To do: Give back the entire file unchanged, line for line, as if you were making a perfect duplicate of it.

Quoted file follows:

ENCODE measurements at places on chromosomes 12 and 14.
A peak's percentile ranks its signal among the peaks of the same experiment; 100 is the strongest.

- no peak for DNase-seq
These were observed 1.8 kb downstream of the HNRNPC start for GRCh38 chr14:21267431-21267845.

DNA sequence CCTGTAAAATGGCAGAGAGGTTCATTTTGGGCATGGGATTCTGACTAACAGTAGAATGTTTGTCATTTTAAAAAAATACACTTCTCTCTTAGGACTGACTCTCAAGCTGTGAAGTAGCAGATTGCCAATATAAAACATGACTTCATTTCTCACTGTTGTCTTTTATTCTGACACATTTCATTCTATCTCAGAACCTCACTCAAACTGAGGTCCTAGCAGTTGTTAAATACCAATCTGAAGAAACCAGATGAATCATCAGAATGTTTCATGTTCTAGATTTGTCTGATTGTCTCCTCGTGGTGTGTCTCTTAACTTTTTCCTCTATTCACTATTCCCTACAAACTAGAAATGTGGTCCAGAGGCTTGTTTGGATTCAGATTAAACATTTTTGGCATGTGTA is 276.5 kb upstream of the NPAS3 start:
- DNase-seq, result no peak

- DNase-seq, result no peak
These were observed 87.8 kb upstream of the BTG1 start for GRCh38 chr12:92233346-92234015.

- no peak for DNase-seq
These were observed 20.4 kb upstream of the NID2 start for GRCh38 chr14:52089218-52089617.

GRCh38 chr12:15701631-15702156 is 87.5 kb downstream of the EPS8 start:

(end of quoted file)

ENCODE measurements at places on chromosomes 12 and 14.
A peak's percentile ranks its signal among the peaks of the same experiment; 100 is the strongest.

- no peak for DNase-seq
These were observed 1.8 kb downstream of the HNRNPC start for GRCh38 chr14:21267431-21267845.

DNA sequence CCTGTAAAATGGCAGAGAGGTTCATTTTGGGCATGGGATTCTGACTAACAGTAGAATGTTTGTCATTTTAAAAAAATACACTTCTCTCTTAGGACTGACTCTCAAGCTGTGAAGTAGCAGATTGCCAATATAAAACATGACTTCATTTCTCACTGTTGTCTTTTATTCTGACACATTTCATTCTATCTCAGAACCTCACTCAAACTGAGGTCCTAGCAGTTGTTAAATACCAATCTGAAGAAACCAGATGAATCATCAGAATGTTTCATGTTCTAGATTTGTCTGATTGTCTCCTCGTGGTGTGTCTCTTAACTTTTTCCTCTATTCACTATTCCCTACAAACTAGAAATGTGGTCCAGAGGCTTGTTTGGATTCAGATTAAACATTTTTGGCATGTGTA is 276.5 kb upstream of the NPAS3 start:
- DNase-seq, result no peak

- DNase-seq, result no peak
These were observed 87.8 kb upstream of the BTG1 start for GRCh38 chr12:92233346-92234015.

- no peak for DNase-seq
These were observed 20.4 kb upstream of the NID2 start for GRCh38 chr14:52089218-52089617.

GRCh38 chr12:15701631-15702156 is 87.5 kb downstream of the EPS8 start: